Bullet Gal novelThat said, what was the process in creating Bullet Gal‘s universe? Did the idea come to you right away or was it a slow development?
With Bullet Gal, I’d actually just finished writing the novel Depth Charging Ice Planet Goth — which is Mitzi’s origin tale, in an offbeat kind of fashion — as well adapting my first book Tobacco-Stained Mountain Goat into a graphic novel I wrote and illustrated. So I had novels and comics on the brain, and Mitzi was fresh and vibrant. I felt I wanted to further explore her character, after her arrival in Heropa, and create a kind of missing link between Depth Charging Ice Planet Goth and Who is Killing the Great Capes of Heropa?, which is a novel set four years later. So, I bit the bullet so to speak without much more thought at all, and created the first issue of Bullet Gal as a standalone mini-comic. The process got addictive from there, meaning I churned out eleven more issues in just a few months. Her universe — specifically the city of Heropa — has been percolating since 2013, when we published Who is Killing the Great Capes of Heropa?, but it also relates to the near-future dystopia Melbourne has become in Tobacco-Stained Mountain Goat. So I guess it’s a world that’s been on the boil for five years now.

What kind of character do you think you would be in Bullet Gal? Just a normal “phony”, a heroic “cape”, a corrupt “bop”?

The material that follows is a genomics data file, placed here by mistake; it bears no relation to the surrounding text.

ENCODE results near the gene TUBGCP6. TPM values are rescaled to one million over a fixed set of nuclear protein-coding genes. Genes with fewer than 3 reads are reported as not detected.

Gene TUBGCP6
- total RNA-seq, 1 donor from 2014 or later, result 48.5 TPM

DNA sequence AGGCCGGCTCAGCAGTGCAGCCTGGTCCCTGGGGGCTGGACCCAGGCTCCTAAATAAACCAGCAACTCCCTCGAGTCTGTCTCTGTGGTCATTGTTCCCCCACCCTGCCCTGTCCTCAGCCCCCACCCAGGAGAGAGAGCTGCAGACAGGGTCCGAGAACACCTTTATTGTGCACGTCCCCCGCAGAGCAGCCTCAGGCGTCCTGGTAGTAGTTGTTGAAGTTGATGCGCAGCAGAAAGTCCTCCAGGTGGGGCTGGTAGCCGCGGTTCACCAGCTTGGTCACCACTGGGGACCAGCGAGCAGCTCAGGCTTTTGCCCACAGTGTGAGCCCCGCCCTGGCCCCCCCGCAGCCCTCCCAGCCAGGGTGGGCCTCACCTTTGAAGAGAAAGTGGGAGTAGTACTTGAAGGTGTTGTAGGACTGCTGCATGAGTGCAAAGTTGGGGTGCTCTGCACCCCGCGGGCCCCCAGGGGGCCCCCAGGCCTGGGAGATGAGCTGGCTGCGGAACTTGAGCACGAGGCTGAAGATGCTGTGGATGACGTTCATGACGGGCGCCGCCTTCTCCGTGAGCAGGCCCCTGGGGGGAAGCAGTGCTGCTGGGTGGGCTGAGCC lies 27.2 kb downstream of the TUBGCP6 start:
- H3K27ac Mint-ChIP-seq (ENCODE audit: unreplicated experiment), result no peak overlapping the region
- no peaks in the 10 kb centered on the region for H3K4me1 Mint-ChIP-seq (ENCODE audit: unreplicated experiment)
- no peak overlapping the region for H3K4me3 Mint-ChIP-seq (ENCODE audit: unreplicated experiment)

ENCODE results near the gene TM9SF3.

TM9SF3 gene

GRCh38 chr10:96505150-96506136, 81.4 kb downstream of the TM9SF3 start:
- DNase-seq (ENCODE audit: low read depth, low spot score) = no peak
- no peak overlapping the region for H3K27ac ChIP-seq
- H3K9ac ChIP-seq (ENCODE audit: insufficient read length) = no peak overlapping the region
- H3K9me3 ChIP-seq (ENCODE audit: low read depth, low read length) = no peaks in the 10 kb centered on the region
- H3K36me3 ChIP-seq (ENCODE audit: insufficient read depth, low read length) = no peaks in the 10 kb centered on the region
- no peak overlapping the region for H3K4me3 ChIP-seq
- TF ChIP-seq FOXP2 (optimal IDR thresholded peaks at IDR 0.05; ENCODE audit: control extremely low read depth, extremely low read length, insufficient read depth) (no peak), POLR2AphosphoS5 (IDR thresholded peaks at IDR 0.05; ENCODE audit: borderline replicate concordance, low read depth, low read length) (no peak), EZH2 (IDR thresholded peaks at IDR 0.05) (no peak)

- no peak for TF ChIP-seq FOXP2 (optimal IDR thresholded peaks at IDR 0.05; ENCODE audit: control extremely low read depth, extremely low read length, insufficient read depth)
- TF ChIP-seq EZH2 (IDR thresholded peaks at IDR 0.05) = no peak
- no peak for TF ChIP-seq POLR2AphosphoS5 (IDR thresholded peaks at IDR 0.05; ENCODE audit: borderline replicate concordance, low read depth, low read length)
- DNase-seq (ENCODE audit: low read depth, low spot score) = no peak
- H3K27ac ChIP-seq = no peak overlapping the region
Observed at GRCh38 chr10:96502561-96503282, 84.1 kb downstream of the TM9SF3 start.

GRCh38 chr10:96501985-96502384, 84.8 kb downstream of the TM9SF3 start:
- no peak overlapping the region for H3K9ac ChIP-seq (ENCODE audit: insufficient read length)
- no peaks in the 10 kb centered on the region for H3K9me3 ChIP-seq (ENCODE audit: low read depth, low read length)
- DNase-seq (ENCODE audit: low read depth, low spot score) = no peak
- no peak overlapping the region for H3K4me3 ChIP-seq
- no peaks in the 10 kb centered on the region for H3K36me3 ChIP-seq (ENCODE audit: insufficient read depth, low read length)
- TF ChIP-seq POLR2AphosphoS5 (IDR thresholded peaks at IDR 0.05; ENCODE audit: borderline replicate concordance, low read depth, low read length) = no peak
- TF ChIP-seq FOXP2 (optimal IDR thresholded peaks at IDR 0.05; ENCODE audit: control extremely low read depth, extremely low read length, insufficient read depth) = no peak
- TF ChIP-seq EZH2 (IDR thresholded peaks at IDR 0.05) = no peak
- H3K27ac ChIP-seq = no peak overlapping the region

Ha Ha Ha Ha… what a wild question! I’d have to go with a heroic Cape; I owe that to a childhood growing up with and loving the superhero trope. There’s a lot of me in Jack (Southern Cross) from Who is Killing the Great Capes of Heropa?, particularly the childhood Andrez. But I adore the alcoholic swashbuckling antics of Milkcrate Man as well. I’d love to have Mitzi’s swagger, but I’m just not there.

Did you always plan to create a prequel to Who is Killing the Great Capes of Heropa?
No! Funnily enough I’ve always nutted over a sequel, but I just don’t know where to take it from there. I like the ambiguity of the ending. But what Mitzi says there, that she remembers everything, made me wonder: what’s the ‘everything’ she’s referring to? Interestingly, I’m now working on a kind of sequel, a comic series called Crash Soirée with Graeme Jackson. It’s set in Heropa about nine years after the events in Bullet Gal. And a bunch of other comics I’m doing — Magpie and The Fenders — is set round the same timeframe.